Last Donora open house inspires warm memories
DONORA — Slowly, the alumni walked through the halls of the 81-year-old school building as if they were looking for something.
And in their journey Friday afternoon, they found it — memories of the schoolhouse where classes were held for the last time just two weeks ago.
As visitors entered the now-closed Donora Elementary Center, there were photographs of each school staff for each year since it became an elementary school in 1980.
The event was open for current students and their families as well as graduates of the school.
The staff and students are moving to Ringgold Elementary South, which will be housed in the newly renovated Carroll Middle School building.
The last day on June 8 was solemn, Donora Elementary Center Principal Ross Ference said. He said the community, including the staff, was very committed to the school.
Teachers have packed for the move. Ference said the event was held Friday because it was a couple weeks removed from the emotional last day of school, and before the move begins.
“Today, we’re here to commemorate the legacy of Donora Elementary School and Donora High School,” Ference said.
Dr. Charles Stacey graduated from Donora High School in 1949. He was the last principal at the high school in 1979. He later served as Ringgold School District superintendent.
“I taught here for 15 years. I was federal programs coordinator, and my office was over there,” Stacey said, pointing down the hall near the school’s entrance.
“It breaks my heart that they’re closing this school. I have a lot of memories here.”
Stacey suggested the building continue to be used for education, possibly as a branch location for California University of Pennsylvania or a community college.
“It would be a shame for this building to go the way of so many other schools, to rot and then ultimately be razed,” Stacey said.
Stacey said the school’s charm was in the students — byproducts of working-class families in Donora.
“They were instilled with the belief that to get ahead in life, you have to work hard and that begins with a good education,” Stacey said.
Stacey then pointed to a mural above the auditorium entrance. Painted by art teacher Earl Gilpin in 2008, it depicts six alumni — Major League Baseball stars Stan Musial and Ken Griffey Sr., football greats Art Galiffa and Deacon Dan Towler, federal judge Reggie Walton, and Marquette NCAA basketball championship team member Ulice Payne.
“What other small school could produce a group like that?” Stacey asked.
Opened in 1930, the school still contains the original brown and beige octagon tile. When it was constructed, the auditorium ceiling was built higher because a balcony was planned. However, money ran short and that plan was scrapped — along with designs for a two, t-shaped wings on one end of the building.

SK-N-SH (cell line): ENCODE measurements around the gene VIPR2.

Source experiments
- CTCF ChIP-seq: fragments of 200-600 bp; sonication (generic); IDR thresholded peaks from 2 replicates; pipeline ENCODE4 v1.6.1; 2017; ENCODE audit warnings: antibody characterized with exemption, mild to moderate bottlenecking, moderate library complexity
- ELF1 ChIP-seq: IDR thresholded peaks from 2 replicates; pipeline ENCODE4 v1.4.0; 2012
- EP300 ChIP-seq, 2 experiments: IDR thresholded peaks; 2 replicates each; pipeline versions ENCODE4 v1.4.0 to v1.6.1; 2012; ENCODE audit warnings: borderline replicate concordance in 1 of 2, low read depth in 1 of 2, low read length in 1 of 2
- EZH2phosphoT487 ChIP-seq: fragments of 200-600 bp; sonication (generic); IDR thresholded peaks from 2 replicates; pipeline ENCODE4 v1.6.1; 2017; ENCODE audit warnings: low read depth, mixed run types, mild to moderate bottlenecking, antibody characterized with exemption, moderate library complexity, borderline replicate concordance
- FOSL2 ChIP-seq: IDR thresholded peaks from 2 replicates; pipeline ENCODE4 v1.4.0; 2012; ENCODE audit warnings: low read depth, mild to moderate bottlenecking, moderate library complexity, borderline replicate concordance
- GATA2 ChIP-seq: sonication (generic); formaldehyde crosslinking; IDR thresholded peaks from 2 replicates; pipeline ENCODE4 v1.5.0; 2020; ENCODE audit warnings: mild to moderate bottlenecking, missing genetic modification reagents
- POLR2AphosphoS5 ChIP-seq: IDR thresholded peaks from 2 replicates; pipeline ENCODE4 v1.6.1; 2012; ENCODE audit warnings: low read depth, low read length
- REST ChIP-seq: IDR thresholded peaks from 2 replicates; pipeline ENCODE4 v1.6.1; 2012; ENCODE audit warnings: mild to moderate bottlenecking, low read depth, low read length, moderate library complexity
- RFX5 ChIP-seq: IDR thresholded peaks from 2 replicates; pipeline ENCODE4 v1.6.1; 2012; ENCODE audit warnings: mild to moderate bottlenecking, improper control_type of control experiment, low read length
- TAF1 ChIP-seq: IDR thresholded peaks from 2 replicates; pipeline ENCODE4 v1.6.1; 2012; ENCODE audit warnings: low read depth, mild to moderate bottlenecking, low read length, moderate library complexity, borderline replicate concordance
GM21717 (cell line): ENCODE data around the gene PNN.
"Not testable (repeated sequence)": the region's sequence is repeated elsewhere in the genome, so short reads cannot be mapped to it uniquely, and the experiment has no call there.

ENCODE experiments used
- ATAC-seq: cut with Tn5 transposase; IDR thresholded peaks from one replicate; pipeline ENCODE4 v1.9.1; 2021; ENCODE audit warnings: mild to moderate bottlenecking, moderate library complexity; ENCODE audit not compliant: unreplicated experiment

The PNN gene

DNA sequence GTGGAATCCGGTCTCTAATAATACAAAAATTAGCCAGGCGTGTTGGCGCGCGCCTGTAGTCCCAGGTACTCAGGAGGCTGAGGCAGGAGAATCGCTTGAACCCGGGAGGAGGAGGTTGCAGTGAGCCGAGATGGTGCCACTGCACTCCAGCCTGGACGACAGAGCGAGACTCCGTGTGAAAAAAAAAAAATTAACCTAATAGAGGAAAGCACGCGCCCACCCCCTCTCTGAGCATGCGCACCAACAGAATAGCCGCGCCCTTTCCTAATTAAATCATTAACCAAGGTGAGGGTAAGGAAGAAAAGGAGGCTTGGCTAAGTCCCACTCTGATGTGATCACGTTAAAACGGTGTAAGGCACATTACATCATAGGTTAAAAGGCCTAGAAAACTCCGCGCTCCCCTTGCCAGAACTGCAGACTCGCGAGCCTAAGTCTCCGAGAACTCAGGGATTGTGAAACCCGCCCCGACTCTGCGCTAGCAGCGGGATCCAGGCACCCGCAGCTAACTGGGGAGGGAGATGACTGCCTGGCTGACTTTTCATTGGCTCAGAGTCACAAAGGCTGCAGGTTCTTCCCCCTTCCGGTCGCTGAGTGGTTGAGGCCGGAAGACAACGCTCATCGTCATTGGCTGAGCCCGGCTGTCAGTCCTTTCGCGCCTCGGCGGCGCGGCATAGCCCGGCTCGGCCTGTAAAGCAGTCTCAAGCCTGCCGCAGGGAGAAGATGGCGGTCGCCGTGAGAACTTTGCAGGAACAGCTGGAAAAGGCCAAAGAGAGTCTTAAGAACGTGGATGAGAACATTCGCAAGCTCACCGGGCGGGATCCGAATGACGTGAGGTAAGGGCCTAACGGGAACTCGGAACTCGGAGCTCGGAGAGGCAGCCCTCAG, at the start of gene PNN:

“It’s sad that this school is closing — there are a lot of memories here,” said Josephine Bentz, Class of 1956.
“We’re having a reunion this year, and I have to tell them to make a ride by here.”
Bill Bandalo stood inside the gymnasium, recalling his small taste of fame more than 50 years ago.
Bandalo was a bench-warmer for the Donora Dragons in 1960 when they hosted South Hills.
“I had my shoestrings untied,” recalled Bandalo, who said the clock was winding down.
“I wasn’t going in.”
But that changed in a minute — or a minute and a half — when playmaker Butch Ramey fouled out.
“Coach said, ‘Bandalo, go in,'” he recalled of the moment in the dying 90 seconds of the game.
After tying his shoes, Bandalo entered the game. Fate placed the ball in his hands at mid-court. The self-proclaimed worst free throw shooter was fouled and placed at the line with his team down 55-54. He banked in the first shot — and then duplicated that feat with the second. The Dragons won.
“Some people say his best accomplishment was tying his shoes,” Stacey said as both men laughed.
Bandalo recalled the end-of-the-year senior play — an annual event. The whole community came out to see it.
Walking the halls Friday, Bandalo said, “Memories — memories of a nice period.”
A Monessen native, John Kerekes served as a student teacher at the school. His first day there, the principal’s secretary took him to his class. They eventually married.
“We’re sad to see it close,” Marjorie Kerekes said. “Beautiful memories … .”
Clyde Horton played center on the Dragons’ football team. After graduating in 1952, he played at the University of Miami.
From the second floor, Horton looked down at Legion Field.
“I remember running out the tunnel onto that field,” Horton said.
Kerekes recalled when a Veterans Day parade downtown was followed by a football game at Legion Field.
“This building’s in good shape for its age,” Horton said.
Peggy Anderson was a majorette, graduating in 1964. She retired this year after 13 years as a teacher’s aide in the special education program.
“I did lunch duty here every day, and I thought that’s the same place where I went to all of my proms,” Anderson said.
As she helped greet visitors, Anderson saw many people she hadn’t seen in years. It was a testament to what the school meant to Donora, she said.
“It’s the heart and soul of Donora — it’s the beacon on the hill,” Anderson said. “With them closing it, it breaks everyone’s heart.”